Today is P’s birthday. HAPPY BIRTHDAY P!
Well… at least in America. His parents called a few weeks back to let him know it was his birthday in Nepal, but P always forgets that date. It amuses me when those calls come, they always seems so random, “hello son, happy birthday. It’s your birthday today, don’t you remember?”
P has two birthdays because the Nepali calendar is different than the American one. Actually technically I believe there are two calendars in Nepal… the “official” calendar based on the Bikram Samwat and also the calendar often used by Newars (for festivals, etc) called the Nepal Sambat. Both calendars are based on a lunar calendar and so the months and festivals shift from year to year (one reason P never remembers his Nepali birthday and why we generally have to look online to see when specific festivals are celebrated).
Today is also Maghe Sankranti, a festival that marks (supposedly) the coldest day of the year, and the emergence of the calendar into the progressively warmer months of the year (Spring! Summer!). It also marks the end of the Nepali month of “Poush” an “ill-omened month” when “all religious ceremonies are forbidden” (funny… Christmas falls right in the middle of this!) and the beginning of the Nepali month “Magh.” For the first time since moving to New England Maghe Sankranti is on a Friday night, so we plan to celebrate (S-di and M-dai are having a dinner at their place). I’ll have to let you know how it goes, since I’ve never done this one before.
So back to the birthday stuff…
P’s birthday is today, but we celebrated it last night. We generally celebrate P and AS’s birthdays together since they are relatively close. N and I originally planned to take P and AS on a “romantic double dinner date” but true to form, things don’t always go to plan around here. It is really hard to celebrate without the whole neighborhood.
So our group of 4 for dinner turned into a group of 9… okay, I can deal with that.
Then it turned into a group of 12…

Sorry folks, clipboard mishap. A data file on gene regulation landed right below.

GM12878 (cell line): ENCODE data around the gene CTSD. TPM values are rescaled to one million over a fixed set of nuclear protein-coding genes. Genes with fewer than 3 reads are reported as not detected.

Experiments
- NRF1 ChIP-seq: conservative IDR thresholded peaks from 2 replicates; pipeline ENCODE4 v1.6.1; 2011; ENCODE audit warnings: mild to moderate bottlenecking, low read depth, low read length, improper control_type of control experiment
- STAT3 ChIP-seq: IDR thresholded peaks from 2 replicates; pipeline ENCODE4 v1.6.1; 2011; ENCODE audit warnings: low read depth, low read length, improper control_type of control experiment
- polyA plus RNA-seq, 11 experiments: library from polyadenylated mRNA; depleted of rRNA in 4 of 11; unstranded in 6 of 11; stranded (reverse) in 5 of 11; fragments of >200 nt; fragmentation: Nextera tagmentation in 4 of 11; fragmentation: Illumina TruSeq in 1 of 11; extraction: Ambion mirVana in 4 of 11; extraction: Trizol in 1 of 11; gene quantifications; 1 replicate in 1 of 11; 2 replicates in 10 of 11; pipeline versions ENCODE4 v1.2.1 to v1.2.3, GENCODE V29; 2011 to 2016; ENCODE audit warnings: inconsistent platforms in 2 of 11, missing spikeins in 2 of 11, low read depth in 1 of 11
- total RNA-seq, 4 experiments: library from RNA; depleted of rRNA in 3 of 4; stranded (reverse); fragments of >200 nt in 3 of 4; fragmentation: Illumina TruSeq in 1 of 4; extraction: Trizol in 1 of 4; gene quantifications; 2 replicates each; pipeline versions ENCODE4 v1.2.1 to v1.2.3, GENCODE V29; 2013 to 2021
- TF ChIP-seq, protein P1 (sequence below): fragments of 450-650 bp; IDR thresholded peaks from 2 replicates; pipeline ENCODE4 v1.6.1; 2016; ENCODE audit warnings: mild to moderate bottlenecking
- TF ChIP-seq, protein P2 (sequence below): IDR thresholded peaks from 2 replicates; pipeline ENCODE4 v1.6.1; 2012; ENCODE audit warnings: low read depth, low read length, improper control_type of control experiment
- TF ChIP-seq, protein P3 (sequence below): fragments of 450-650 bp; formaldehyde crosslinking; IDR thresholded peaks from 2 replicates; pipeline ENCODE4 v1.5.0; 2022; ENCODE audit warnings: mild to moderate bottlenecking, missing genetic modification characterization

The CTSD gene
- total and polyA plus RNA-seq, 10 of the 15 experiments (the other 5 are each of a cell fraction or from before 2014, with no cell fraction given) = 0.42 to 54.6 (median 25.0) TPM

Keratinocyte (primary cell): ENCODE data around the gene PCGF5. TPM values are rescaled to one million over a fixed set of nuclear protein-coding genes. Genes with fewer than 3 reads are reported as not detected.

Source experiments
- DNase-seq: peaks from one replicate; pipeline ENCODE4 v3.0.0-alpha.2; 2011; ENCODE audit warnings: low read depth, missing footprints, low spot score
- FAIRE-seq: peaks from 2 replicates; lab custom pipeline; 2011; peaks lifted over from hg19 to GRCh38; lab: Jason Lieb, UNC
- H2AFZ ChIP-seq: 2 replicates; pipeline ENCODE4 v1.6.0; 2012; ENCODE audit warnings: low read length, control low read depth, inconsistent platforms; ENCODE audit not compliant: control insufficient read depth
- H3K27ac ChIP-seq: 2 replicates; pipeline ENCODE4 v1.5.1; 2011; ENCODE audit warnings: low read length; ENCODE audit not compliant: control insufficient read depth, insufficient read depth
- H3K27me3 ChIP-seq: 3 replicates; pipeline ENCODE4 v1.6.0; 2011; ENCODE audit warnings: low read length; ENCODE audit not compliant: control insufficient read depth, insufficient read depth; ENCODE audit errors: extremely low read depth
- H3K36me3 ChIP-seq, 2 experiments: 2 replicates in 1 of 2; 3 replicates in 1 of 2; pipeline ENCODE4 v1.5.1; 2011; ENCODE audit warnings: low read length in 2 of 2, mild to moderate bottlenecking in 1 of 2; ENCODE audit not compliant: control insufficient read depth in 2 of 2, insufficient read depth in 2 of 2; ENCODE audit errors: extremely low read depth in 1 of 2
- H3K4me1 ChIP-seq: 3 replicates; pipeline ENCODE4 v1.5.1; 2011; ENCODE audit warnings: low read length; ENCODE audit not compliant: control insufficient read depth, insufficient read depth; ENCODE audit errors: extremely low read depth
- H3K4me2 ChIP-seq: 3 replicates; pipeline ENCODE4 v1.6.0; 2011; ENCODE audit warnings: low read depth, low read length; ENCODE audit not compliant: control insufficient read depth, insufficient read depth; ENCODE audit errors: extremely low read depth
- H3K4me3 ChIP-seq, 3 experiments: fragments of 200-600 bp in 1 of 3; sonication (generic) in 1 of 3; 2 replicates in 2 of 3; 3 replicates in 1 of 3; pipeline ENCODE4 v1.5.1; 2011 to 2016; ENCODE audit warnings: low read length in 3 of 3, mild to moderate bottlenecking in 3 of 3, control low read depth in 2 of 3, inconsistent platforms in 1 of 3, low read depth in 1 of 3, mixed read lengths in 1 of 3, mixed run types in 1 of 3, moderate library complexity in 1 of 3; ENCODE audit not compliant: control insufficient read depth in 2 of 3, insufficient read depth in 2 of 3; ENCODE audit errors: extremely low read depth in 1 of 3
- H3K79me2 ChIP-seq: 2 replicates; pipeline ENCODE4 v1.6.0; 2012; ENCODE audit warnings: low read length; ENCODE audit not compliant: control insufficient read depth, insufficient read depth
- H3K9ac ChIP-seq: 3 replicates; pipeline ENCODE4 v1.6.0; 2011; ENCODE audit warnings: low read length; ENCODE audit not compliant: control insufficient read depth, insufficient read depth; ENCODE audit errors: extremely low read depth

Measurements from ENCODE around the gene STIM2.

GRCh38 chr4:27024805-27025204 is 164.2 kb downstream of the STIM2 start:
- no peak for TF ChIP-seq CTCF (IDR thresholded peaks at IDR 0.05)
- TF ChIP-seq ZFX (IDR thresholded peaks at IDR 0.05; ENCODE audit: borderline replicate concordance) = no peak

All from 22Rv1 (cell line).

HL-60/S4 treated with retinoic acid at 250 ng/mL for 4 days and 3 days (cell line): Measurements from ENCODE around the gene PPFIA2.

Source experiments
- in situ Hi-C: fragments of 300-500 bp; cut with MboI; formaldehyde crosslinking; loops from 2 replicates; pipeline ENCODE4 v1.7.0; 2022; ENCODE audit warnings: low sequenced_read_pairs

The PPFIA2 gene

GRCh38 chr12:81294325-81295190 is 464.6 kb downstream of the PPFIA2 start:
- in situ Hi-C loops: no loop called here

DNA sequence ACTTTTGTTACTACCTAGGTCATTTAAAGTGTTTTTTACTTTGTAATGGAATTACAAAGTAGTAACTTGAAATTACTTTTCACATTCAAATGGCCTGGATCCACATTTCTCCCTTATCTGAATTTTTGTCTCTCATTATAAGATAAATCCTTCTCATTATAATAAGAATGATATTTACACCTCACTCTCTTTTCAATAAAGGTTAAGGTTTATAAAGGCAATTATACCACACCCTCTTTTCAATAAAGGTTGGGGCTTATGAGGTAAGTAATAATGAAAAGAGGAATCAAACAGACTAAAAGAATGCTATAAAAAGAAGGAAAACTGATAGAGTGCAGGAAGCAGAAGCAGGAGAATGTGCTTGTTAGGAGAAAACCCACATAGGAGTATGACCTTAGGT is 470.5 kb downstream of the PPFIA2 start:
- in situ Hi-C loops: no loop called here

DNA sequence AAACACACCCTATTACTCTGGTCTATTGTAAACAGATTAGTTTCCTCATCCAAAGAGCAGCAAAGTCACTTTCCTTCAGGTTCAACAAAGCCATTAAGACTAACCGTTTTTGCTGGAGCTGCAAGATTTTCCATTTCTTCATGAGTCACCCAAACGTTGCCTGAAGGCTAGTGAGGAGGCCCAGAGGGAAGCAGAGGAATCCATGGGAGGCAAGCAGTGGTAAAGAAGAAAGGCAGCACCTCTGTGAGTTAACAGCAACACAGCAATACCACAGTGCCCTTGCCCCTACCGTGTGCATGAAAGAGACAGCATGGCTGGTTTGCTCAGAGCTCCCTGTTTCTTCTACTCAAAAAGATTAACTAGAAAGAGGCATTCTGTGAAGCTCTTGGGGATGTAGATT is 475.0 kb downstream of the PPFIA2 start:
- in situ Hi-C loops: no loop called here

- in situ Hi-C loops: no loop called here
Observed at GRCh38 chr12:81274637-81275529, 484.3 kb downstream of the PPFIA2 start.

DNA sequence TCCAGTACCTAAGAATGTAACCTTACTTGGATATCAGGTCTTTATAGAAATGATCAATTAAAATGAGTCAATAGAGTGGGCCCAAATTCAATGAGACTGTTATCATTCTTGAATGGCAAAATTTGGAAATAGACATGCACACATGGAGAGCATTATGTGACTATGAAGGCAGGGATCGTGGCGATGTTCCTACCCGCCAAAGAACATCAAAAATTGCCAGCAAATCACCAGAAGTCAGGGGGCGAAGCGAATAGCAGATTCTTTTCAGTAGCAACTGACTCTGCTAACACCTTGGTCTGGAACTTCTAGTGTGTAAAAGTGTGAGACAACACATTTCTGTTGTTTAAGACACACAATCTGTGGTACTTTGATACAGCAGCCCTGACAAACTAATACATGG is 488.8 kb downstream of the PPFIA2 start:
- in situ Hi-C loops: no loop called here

then a group of 14…
then a group of 16…
Finally I thought… guys! Come on! It’s a lot to plan if there are so many people! We have to coordinate rides (most people don’t have cars), and the restaurant we had picked at the beginning was in a city half an hour away. How are we going to do this? Then, P and AS found out about the dinner, but N and I kept the dinner location, and guest list a secret, so we were trying to coordinate getting everyone to the restaurant, on time, and before we got there, so it could be a surprise.
As we were driving, I was thinking of all the people scrambling around the neighborhood trying to get there before us. Sometimes I just can’t help my pesky American habit of feeling obligated to being on time for things, but I imagined all these guests and their propensity for “Nepali Time”… and I imagined them getting to the restaurant at all sorts of crazy times. To make matters worse, by the time we left, I was still under the impression that some people hadn’t figured out rides because more people were added to the guest list after I had arranged the car situation (yeah… don’t I sound annal retentive? Arranging lists of who was driving with who…).
All this stuff was going through my head while I stalled for time (meanwhile, feeling guilty that I told the restaurant 7 and was purposefully arriving late).
What I really should have done was just rely on a lesson I’ve learned time and time again. Chill out, things will be fine. If it doesn’t work according to plan, no problem. Let’s have fun. Hakuna Matata dude.
We walked into the restaurant… a Japanese hibachi grill… and… everyone was there! Some people took cars, some people took trains, everyone got there early! It worked beautifully. AS and P were really surprised, and a great evening was had by all.
Birthday Success… hurray!! :)